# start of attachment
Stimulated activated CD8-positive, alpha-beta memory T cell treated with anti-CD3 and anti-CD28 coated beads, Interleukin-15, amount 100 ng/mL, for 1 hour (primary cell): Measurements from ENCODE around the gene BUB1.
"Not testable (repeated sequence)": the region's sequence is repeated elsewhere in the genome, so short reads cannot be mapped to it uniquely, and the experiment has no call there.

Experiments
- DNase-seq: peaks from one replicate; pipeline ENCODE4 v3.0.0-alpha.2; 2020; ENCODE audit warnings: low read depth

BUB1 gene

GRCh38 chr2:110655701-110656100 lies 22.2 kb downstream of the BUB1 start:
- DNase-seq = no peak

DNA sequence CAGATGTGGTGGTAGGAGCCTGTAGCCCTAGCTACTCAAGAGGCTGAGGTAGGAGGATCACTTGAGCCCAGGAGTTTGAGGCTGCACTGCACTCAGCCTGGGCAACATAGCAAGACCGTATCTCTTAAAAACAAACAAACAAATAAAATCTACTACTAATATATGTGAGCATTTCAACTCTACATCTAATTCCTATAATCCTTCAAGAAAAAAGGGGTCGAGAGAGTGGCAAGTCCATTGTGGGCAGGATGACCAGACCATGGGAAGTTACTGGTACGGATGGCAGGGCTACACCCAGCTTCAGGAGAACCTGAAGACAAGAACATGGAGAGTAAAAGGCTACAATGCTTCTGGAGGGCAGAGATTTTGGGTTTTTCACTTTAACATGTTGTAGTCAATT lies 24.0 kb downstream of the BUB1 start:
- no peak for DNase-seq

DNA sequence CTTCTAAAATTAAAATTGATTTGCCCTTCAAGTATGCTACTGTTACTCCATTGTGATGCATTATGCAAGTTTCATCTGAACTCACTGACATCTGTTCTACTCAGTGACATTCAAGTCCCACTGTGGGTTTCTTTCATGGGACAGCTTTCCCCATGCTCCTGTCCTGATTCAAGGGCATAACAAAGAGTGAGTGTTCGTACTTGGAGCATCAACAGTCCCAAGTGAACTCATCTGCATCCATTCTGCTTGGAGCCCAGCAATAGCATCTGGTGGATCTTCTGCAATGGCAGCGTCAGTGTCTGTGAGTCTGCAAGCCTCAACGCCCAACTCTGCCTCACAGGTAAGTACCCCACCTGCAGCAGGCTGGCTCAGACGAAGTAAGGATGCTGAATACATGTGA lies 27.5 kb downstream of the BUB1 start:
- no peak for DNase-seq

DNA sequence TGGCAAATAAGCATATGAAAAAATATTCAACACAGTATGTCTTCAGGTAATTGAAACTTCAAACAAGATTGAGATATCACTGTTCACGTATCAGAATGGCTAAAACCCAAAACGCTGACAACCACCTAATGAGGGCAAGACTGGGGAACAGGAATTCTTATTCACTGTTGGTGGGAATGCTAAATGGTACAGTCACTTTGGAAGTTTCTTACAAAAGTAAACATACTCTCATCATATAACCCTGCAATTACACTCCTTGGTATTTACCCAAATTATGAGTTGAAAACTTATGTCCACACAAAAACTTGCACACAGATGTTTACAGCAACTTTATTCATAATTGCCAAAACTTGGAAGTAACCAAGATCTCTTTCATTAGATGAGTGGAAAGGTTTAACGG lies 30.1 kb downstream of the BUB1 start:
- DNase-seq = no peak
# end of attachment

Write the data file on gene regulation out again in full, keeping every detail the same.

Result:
Stimulated activated CD8-positive, alpha-beta memory T cell treated with anti-CD3 and anti-CD28 coated beads, Interleukin-15, amount 100 ng/mL, for 1 hour (primary cell): Measurements from ENCODE around the gene BUB1.
"Not testable (repeated sequence)": the region's sequence is repeated elsewhere in the genome, so short reads cannot be mapped to it uniquely, and the experiment has no call there.

Experiments
- DNase-seq: peaks from one replicate; pipeline ENCODE4 v3.0.0-alpha.2; 2020; ENCODE audit warnings: low read depth

BUB1 gene

GRCh38 chr2:110655701-110656100 lies 22.2 kb downstream of the BUB1 start:
- DNase-seq = no peak

DNA sequence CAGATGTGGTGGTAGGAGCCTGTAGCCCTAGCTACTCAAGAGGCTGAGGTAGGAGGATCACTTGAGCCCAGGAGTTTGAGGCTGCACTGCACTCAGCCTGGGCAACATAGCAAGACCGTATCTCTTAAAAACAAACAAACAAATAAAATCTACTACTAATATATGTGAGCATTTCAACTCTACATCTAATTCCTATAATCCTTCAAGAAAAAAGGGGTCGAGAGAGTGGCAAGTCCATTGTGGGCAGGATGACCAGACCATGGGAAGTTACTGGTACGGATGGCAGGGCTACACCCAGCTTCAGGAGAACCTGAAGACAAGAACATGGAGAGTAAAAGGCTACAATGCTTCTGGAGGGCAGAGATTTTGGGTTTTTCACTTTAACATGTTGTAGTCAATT lies 24.0 kb downstream of the BUB1 start:
- no peak for DNase-seq

DNA sequence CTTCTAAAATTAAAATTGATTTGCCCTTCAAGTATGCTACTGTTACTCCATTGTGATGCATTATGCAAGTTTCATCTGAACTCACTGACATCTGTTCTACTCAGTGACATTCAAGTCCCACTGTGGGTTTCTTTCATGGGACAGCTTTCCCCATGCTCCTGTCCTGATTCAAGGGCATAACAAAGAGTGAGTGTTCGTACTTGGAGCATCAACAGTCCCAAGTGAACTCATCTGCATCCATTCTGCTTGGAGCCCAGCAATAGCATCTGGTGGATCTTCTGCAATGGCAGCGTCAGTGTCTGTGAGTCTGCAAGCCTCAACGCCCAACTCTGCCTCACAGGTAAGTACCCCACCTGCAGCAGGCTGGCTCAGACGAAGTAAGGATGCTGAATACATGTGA lies 27.5 kb downstream of the BUB1 start:
- no peak for DNase-seq

DNA sequence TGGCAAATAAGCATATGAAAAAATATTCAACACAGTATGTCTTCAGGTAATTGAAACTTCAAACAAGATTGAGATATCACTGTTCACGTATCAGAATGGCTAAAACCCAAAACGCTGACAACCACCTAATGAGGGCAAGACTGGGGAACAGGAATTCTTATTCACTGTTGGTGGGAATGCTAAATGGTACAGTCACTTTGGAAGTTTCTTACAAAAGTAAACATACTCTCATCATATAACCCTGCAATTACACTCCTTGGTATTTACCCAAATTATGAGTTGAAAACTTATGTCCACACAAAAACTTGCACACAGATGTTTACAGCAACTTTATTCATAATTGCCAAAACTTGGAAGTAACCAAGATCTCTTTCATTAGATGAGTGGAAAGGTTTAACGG lies 30.1 kb downstream of the BUB1 start:
- DNase-seq = no peak